The S&P 500 snapped a three-day decline, while the Dow Jones Industrial Average moved lower for its fourth day in a row on Friday, June 23. Small-caps led the Russell 2000 and crude oil closed off of session highs. 

The Dow was down 0.01%, the S&P 500 was up 0.16%, and the Nasdaq gained 0.46%.

The S&P 500 has had a fairly muted week with big gains on Monday, June 19, offset by big losses on Tuesday, June 20. The index has fallen for the last three sessions and is on track to climb 0.2% for the week. 

Russell indexes rose on Friday as they undergo reconstitution. Just within the 2000, there will be 186 additions and 107 deletions. There will also be 10 additions to the 1000. Between $1.5 billion and $1.8 billion are expected to flow into both the energy and tech sectors, while financials should see outflows of more than $2.6 billion. The indexes undergo an annual reconstitution so that the contents of each index reflect the broader market. 

The Russell 2000 I:RUT climbed 0.6%, while the iShares Russell 2000 Index ETF (IWM) - Get Report climbed 0.5%. The iShares index had reached volume of 10.2 million by mid-afternoon.

Crude oil prices gave up a large chunk of its gains by the middle of the afternoon after another rise in oil-drilling activity in the U.S. The number of active U.S. rigs drilling for oil rose by 11 to 758 in the past week, according to Baker Hughes data. The number of active rigs has risen for the past 23 weeks in a row. 

A selloff over Tuesday, June 20, and Wednesday, June 21, sent prices to their lowest level in 10 months. Crude oil prices moved into a bear market, after having fallen more than 20% from a late February high. Oil had been lower on worries over global oversupply and ballooning production.

West Texas Intermediate crude closed 0.6% higher at $43.01 a barrel. 

Healthcare stocks were also stable on Friday after two days of gains. The sector had rallied on high hopes that the Senate GOP healthcare bill and relaxed regulations from the Trump White House would benefit drugmakers.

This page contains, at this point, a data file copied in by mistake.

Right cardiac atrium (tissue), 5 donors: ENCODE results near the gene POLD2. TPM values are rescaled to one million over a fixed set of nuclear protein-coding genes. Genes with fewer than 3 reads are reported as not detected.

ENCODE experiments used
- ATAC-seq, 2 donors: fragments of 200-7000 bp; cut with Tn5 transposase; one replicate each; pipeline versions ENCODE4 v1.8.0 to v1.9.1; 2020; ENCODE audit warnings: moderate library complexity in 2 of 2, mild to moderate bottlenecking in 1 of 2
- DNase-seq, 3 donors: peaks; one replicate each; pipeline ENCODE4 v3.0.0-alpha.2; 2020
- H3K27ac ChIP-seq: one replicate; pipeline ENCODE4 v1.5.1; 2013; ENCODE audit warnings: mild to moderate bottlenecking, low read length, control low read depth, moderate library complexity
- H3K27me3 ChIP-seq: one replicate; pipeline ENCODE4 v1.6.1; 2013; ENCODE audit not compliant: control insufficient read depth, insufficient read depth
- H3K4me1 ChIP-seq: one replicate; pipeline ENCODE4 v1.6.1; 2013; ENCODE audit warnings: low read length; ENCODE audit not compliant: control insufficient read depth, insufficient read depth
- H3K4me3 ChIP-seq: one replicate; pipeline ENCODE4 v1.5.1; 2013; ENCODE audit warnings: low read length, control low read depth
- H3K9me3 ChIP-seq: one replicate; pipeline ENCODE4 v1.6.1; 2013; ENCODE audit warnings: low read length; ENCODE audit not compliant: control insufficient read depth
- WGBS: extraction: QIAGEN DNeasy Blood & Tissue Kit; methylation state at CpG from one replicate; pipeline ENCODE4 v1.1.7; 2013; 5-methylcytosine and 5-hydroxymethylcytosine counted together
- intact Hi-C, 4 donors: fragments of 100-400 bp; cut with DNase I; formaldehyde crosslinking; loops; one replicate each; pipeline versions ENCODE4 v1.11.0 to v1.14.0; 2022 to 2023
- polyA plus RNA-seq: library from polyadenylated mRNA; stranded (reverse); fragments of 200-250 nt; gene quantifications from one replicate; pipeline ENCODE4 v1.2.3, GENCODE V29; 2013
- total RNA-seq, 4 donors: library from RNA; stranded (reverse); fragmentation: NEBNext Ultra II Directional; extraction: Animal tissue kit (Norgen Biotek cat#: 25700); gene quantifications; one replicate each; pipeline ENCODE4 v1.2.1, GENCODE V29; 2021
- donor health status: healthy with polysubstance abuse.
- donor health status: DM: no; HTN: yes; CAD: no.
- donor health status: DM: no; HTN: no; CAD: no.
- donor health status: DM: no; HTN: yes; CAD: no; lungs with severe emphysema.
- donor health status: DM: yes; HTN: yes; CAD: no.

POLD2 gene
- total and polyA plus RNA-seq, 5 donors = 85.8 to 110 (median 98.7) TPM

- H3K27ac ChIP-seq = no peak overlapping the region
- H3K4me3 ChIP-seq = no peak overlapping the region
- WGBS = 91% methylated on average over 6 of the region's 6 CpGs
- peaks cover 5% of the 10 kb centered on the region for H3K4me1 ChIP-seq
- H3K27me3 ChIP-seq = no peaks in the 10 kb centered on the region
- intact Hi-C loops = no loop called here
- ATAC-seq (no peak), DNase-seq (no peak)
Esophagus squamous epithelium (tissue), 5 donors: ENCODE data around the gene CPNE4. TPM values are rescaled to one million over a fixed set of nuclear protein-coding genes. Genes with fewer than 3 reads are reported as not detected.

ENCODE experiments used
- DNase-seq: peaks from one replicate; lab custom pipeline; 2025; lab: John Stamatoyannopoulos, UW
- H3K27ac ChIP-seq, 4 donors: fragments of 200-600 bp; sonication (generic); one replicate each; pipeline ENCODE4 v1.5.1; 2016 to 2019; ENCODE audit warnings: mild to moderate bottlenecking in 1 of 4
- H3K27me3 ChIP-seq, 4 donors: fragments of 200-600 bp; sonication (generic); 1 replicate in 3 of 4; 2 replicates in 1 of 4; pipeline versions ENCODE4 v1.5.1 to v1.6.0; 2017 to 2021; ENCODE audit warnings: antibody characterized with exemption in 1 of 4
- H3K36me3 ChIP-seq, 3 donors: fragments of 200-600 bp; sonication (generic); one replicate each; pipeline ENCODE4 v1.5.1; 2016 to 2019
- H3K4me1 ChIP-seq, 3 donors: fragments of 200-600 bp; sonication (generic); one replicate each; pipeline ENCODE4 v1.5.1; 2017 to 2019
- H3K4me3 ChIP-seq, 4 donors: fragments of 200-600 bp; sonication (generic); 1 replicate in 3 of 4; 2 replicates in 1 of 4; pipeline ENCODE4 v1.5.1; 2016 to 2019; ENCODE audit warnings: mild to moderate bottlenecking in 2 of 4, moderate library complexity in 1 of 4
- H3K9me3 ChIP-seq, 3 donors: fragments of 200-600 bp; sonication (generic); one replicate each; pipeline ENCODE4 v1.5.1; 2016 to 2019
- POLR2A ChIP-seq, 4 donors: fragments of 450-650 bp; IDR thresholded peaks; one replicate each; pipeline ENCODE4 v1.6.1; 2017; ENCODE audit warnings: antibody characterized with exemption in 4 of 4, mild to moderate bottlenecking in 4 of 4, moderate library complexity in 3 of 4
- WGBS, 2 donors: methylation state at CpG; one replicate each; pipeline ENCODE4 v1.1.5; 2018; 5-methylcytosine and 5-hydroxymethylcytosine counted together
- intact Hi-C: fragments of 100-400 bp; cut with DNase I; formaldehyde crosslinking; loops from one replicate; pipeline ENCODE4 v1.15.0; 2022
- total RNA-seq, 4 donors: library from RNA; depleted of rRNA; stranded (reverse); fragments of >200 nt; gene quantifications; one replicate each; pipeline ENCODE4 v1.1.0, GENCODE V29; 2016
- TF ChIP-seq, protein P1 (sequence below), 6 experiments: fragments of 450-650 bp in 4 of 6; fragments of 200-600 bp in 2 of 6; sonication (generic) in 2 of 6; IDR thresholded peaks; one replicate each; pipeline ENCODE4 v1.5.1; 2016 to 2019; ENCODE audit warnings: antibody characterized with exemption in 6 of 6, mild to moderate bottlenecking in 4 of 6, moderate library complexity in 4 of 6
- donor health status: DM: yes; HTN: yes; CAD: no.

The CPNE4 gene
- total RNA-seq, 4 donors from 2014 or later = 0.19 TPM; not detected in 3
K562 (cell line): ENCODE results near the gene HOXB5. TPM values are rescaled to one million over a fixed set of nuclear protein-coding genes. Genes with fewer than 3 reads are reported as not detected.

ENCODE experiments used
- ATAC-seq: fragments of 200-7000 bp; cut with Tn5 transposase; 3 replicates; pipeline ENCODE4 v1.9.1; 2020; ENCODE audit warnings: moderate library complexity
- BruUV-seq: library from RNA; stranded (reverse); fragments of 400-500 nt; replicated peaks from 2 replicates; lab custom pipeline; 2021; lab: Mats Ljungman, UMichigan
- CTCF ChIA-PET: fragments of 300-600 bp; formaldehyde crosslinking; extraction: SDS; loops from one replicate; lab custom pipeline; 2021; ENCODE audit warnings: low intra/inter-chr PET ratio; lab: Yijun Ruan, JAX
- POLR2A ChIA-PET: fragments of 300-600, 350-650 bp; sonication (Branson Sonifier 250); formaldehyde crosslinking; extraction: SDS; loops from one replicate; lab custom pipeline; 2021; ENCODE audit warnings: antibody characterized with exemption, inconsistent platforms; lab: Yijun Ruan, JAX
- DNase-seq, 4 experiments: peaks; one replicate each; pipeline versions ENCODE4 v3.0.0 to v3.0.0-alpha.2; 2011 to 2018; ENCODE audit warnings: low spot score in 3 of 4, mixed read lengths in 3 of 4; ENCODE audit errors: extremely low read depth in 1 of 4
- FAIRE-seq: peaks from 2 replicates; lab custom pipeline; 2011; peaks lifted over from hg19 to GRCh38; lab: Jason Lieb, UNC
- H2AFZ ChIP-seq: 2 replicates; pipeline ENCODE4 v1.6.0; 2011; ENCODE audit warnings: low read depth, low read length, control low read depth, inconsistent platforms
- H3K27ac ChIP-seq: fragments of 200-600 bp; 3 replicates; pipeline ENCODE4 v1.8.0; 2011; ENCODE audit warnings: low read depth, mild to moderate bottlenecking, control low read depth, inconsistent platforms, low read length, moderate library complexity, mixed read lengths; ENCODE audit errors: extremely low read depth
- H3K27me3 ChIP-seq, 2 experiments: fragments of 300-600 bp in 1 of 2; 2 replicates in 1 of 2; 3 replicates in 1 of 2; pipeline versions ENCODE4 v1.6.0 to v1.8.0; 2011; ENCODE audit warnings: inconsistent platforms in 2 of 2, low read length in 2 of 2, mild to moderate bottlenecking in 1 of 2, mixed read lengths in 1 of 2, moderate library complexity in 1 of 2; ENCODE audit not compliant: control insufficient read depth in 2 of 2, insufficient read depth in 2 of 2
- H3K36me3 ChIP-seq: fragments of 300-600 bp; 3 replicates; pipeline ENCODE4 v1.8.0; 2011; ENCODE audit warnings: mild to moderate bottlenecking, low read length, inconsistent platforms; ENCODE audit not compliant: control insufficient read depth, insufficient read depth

The healthcare sector has had one of its best weekly performances since the week ended Nov. 11. The Health Care Select Sector SPDR ETF (XLV) - Get Report has risen 3.5% for the week. The ETF was down 0.1% on Friday.

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Manufacturing activity in June fell to a nine-month low. A flash reading of manufacturing PMI declined to 52.1 in June, down from 52.7 in May, though still above the 50-level indicative of growth. 

New home sales came in hot in May, suggesting demand was still robust in the housing sector. Sales of newly built homes in the U.S. increased to a seasonally adjusted annual pace of 610,000, higher than an expected reading of 590,000. April's reading was revised down to 569,000 from 642,000. 

One year ago Friday, the U.K. voted to exit the European Union, a decision that sent global markets into a sharp selloff. The S&P 500 slumped more than 3% the day after the U.K. vote. Negotiations between the U.K. and the EU began earlier this week. Parties from both are determining the details of the U.K.'s plan to remove itself from the soon-to-be 27-country bloc. Negotiators have until May 2019 to agree on new deals on trade, immigration, and financial commitments, among other issues, before the U.K. officially leaves the EU.

Finish Line Inc. (FINL)  rose 7% despite reporting an unexpected decline in same-store sales over its first quarter. Same-store sales over the three-month period dropped by 1.1%, a surprise to analysts expecting an increase of 1.6%. The shoe retailer met profit estimates over its recent quarter, though revenue fell short of consensus.  

Bed, Bath & Beyond Inc. (BBBY) - Get Report  tumbled 12% after missing profit and sales estimates over its recent quarter. Earnings of 53 cents a share weakened from 80 cents a year earlier and missed estimates of 66 cents. Revenue came in flat at $2.74 billion and fell short of $2.79 billion consensus. The homewares retailer said digital sales were strong, though endured in-store sales softness. 

Bed, Bath & Beyond is caught in a catch-22, said Jim Cramer over on our premium site for investors, Real Money. Get his insights with a free trial subscription.

BlackBerry Ltd. (BBRY) was lower by 12% after a mixed quarter. The tech company swung to a net profit of $1.23 a share from a loss of $1.28 a share in the same quarter a year earlier. Adjusted earnings of 2 cents a share came in better than an expected breakeven result. However, revenue declined to $235 million from $400 million and adjusted revenue missed estimates. 

Caterpillar Inc. (CAT) - Get Report   rose slightly on Friday after analysts at Deutsche Bank cut their rating for stock from buy to hold. The broker also cut its price target for the shares, to $106, saying much of the benefit from a nascent recovery in the mining sector has already been priced into the stock. 

Synchronoss Technologies Inc. (SNCR) - Get Reportsurged 34% after it received an unsolicited takeover inquiry from private-equity firm Siris Capital Group. Siris said it could offer Synchronoss $18 a share, a 48% premium to its Thursday close. Siris currently holds 12.9% of Synchronoss' shares outstanding. 

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